May 1, 2024 9:27 am

Insert Lead Generation
Nikka Sulton

Generation Rent, an activist group, has once again voiced its demand for various reforms, particularly emphasizing the abolition of Section 21 eviction grounds. They argue that this legal change is crucial in addressing housing insecurity and preventing homelessness among tenants.

One of the key proposals put forward by Generation Rent involves landlords being required to contribute towards the moving expenses of tenants. This suggestion aims to alleviate the financial burden on tenants who are forced to relocate due to eviction or other housing-related issues.

In their recent statement, the activist group highlighted the potential impact of abolishing Section 21. They claim that if this eviction ground had been eliminated earlier, thousands of households facing eviction between April and December 2023 could have avoided homelessness. This assertion underscores the urgency of legislative action to protect tenant rights and improve housing stability.

The call for landlords to shoulder part of the moving costs reflects a broader push for more equitable landlord-tenant relationships. By advocating for financial support during relocations, Generation Rent aims to address the imbalance of power between landlords and tenants, particularly in situations where tenants are vulnerable to eviction.

Ultimately, Generation Rent’s ongoing advocacy efforts underscore the need for comprehensive reforms in the rental housing sector. Their proposals, including the demand for landlord contribution to moving expenses, seek to promote tenant welfare and create a more equitable rental market.

“In the same period, 23,000 households found themselves facing homelessness due to their landlord’s decision to sell the property. Despite the proposed Renters Reform Bill, this grounds for eviction will remain valid, granting tenants only a two-month notice period to vacate the premises without any financial assistance for relocation,” stated Chief Executive Ben Twomey.

Twomey further commented, “While the abolition of Section 21 evictions holds the promise of significantly improving renters’ lives and reducing reliance on council support to avoid homelessness, the current government proposals fall short. Tens of thousands of individuals remain vulnerable to homelessness due to the lack of adequate protection when landlords exercise legitimate reasons for eviction, such as selling the property.”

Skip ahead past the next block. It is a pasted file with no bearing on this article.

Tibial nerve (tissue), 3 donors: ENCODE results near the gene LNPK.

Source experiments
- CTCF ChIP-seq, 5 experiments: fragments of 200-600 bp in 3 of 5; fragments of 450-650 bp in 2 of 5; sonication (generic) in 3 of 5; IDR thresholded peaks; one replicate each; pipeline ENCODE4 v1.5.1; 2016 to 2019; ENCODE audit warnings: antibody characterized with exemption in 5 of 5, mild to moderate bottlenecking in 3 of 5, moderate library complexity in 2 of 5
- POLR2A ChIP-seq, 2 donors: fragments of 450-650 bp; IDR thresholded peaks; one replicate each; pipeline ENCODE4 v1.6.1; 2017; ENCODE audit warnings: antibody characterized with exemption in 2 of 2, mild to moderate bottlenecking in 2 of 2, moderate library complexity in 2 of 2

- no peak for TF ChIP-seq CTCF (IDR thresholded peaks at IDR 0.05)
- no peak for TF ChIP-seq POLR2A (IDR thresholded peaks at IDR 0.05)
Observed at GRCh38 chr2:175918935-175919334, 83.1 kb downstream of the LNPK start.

“Renters require more than the current two-month notice period to facilitate a move, and landlords, who are displacing their tenants, should provide financial assistance for relocation. This measure would alleviate the stress and hardship associated with involuntary relocations and help mitigate the escalating homelessness crisis burdening local councils,” the group advocates.

They are pressing the government to “enhance renter protections” during the House of Lords’ deliberations on the Renters Reform Bill.

Shelter has also attributed a significant increase in homelessness to Section 21, with Chief Executive Polly Neate stating, “The government cannot passively observe as an entire generation of children endure the devastating impacts of homelessness.”

“In the period under consideration, 23,000 households faced homelessness due to landlords selling their properties. Despite the Renters Reform Bill, this will remain a valid ground for eviction, with tenants given just two months’ notice to vacate, without any financial assistance for relocation,” Ben Twomey, the group’s Chief Executive, points out.

Twomey adds, “Abolition of Section 21 evictions has the potential to make a huge difference to renters’ lives and reduce the number of us who have to get our council’s help to avoid homelessness. But the government’s current plans will leave tens of thousands of us exposed to homelessness because of the lack of protection when landlords still have a valid reason to evict us, like selling the property.”

“Decades of failure to build enough genuinely affordable social homes has left families struggling to cobble together extortionate sums every month to keep a roof over their heads. Those who can’t afford private rents are being thrown into homelessness and then left for months and even years in damaging temporary accommodation because there is nowhere else.

“With a General Election approaching, it’s time for all politicians to show voters they are serious about ending the housing emergency. To dramatically reduce homelessness, we need every party to commit to building 90,000 social homes a year for ten years, and an overhaul of the Renters (Reform) Bill so that it delivers genuine safety and security for private renters.”




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